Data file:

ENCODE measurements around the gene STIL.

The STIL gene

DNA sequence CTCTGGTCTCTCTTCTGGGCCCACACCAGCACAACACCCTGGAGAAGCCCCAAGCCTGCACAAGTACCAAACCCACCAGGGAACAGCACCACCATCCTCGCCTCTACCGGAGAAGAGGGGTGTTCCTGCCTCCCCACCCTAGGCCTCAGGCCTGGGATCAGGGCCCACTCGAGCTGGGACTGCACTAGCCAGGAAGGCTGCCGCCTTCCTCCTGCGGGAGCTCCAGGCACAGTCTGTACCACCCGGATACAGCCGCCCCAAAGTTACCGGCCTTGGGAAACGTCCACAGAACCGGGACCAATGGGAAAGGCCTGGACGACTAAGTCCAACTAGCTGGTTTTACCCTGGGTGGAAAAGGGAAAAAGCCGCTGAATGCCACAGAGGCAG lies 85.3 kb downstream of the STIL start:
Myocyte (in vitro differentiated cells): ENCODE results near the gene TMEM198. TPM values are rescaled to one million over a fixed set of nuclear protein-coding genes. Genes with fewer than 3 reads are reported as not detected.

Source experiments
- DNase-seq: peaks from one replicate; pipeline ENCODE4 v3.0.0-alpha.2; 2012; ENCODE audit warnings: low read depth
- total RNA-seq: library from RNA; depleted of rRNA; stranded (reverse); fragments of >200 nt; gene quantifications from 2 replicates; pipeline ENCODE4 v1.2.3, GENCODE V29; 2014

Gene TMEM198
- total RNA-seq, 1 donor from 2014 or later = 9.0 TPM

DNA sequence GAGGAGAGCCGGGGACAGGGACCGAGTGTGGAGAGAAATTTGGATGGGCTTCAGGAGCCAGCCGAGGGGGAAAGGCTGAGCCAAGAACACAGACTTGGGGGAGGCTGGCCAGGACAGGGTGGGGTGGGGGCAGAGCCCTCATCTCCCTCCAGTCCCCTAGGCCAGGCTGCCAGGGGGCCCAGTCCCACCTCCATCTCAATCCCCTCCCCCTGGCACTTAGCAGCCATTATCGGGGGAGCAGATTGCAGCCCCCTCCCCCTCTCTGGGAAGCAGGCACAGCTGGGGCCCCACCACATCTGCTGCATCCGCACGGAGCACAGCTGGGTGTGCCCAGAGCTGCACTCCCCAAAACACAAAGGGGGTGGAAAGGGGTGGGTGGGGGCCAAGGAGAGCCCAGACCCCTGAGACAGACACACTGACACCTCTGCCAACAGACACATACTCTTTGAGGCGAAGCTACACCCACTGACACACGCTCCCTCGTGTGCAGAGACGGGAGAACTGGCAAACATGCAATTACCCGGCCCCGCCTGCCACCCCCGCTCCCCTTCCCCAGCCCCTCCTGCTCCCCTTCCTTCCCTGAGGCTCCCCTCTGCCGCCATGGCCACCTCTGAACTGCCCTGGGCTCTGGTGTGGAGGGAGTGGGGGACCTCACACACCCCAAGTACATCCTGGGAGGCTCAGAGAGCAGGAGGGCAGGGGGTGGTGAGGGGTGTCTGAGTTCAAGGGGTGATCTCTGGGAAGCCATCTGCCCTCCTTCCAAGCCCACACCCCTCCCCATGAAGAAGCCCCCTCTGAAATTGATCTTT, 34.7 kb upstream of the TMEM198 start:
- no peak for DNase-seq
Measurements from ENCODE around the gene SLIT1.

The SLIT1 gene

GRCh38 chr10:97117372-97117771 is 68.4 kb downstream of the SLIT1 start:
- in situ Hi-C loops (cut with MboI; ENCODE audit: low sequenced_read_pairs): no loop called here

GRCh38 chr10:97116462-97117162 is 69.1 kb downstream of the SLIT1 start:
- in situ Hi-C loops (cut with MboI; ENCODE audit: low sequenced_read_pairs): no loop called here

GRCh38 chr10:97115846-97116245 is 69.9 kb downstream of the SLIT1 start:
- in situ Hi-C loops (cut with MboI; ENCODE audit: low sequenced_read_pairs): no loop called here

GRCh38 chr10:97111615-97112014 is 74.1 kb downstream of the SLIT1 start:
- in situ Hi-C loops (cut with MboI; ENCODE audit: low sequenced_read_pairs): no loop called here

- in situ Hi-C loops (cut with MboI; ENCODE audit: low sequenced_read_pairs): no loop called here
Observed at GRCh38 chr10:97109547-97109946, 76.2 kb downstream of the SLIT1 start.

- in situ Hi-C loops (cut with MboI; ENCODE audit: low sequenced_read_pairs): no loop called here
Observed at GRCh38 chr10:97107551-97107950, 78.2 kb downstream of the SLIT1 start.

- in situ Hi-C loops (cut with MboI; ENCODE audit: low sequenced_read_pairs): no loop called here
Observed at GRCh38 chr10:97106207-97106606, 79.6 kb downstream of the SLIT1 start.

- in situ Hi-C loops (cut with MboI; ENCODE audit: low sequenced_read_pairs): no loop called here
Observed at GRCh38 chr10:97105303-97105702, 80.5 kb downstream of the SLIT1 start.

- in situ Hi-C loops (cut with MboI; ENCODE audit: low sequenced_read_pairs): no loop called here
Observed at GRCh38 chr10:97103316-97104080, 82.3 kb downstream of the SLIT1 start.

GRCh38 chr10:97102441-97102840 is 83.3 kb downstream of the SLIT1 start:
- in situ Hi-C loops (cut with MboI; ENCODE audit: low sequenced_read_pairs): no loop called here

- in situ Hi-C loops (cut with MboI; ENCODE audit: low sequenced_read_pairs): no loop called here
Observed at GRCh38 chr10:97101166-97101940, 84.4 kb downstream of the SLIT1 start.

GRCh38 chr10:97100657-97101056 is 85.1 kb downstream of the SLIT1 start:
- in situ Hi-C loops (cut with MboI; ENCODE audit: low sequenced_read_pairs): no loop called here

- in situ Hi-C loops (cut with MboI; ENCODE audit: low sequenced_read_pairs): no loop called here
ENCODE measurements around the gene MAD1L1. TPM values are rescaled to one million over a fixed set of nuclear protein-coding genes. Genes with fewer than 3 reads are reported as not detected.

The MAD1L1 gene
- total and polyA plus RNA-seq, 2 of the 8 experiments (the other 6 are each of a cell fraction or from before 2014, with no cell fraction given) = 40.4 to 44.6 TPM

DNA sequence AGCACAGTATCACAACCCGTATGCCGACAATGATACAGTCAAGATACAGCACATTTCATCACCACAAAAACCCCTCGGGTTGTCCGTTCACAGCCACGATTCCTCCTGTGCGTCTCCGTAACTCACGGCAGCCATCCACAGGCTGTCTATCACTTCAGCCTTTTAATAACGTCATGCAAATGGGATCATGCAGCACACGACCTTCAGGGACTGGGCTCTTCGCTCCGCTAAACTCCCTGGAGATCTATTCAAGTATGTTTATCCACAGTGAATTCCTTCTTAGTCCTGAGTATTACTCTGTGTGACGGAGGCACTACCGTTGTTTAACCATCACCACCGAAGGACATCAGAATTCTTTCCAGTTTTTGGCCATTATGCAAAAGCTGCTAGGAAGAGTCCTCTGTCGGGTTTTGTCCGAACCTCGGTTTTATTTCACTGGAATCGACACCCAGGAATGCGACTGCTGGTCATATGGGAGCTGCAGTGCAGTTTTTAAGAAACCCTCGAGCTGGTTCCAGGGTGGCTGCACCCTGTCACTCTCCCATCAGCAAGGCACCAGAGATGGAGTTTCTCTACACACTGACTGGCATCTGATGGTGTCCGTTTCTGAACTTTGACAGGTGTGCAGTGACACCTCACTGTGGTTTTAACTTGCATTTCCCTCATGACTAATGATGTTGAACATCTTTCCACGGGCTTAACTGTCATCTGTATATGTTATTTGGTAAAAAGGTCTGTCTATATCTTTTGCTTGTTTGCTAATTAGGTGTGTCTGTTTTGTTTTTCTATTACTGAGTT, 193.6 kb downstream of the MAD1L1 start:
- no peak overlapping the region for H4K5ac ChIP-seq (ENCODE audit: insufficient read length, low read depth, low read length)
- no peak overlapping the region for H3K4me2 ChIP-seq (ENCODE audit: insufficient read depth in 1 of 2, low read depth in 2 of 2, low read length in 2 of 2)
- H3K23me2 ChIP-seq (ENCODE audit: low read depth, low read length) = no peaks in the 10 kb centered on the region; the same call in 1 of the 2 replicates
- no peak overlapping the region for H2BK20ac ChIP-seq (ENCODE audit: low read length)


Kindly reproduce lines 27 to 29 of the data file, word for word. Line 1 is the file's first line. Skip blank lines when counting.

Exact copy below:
Observed at GRCh38 chr10:97106207-97106606, 79.6 kb downstream of the SLIT1 start.

- in situ Hi-C loops (cut with MboI; ENCODE audit: low sequenced_read_pairs): no loop called here
Observed at GRCh38 chr10:97105303-97105702, 80.5 kb downstream of the SLIT1 start.